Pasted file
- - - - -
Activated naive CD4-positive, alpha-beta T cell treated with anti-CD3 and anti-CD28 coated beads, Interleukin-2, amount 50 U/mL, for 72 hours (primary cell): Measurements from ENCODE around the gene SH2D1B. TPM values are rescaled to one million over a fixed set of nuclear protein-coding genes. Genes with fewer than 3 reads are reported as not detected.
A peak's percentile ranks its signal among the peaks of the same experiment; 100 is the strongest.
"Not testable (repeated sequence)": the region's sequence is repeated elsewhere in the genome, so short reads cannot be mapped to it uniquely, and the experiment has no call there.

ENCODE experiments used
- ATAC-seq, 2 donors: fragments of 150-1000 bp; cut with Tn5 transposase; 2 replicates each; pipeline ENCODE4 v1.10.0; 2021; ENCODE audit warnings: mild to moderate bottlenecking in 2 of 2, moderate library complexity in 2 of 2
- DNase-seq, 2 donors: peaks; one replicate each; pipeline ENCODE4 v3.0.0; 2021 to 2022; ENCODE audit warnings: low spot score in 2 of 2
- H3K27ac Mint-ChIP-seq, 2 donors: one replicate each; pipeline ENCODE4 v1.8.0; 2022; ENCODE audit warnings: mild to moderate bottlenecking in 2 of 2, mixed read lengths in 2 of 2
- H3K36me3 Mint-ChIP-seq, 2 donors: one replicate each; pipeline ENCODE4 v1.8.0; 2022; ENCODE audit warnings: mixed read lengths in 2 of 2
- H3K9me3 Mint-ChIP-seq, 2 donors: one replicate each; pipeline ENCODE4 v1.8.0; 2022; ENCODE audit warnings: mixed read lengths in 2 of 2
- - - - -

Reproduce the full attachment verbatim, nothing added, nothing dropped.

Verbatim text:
Activated naive CD4-positive, alpha-beta T cell treated with anti-CD3 and anti-CD28 coated beads, Interleukin-2, amount 50 U/mL, for 72 hours (primary cell): Measurements from ENCODE around the gene SH2D1B. TPM values are rescaled to one million over a fixed set of nuclear protein-coding genes. Genes with fewer than 3 reads are reported as not detected.
A peak's percentile ranks its signal among the peaks of the same experiment; 100 is the strongest.
"Not testable (repeated sequence)": the region's sequence is repeated elsewhere in the genome, so short reads cannot be mapped to it uniquely, and the experiment has no call there.

ENCODE experiments used
- ATAC-seq, 2 donors: fragments of 150-1000 bp; cut with Tn5 transposase; 2 replicates each; pipeline ENCODE4 v1.10.0; 2021; ENCODE audit warnings: mild to moderate bottlenecking in 2 of 2, moderate library complexity in 2 of 2
- DNase-seq, 2 donors: peaks; one replicate each; pipeline ENCODE4 v3.0.0; 2021 to 2022; ENCODE audit warnings: low spot score in 2 of 2
- H3K27ac Mint-ChIP-seq, 2 donors: one replicate each; pipeline ENCODE4 v1.8.0; 2022; ENCODE audit warnings: mild to moderate bottlenecking in 2 of 2, mixed read lengths in 2 of 2
- H3K36me3 Mint-ChIP-seq, 2 donors: one replicate each; pipeline ENCODE4 v1.8.0; 2022; ENCODE audit warnings: mixed read lengths in 2 of 2
- H3K9me3 Mint-ChIP-seq, 2 donors: one replicate each; pipeline ENCODE4 v1.8.0; 2022; ENCODE audit warnings: mixed read lengths in 2 of 2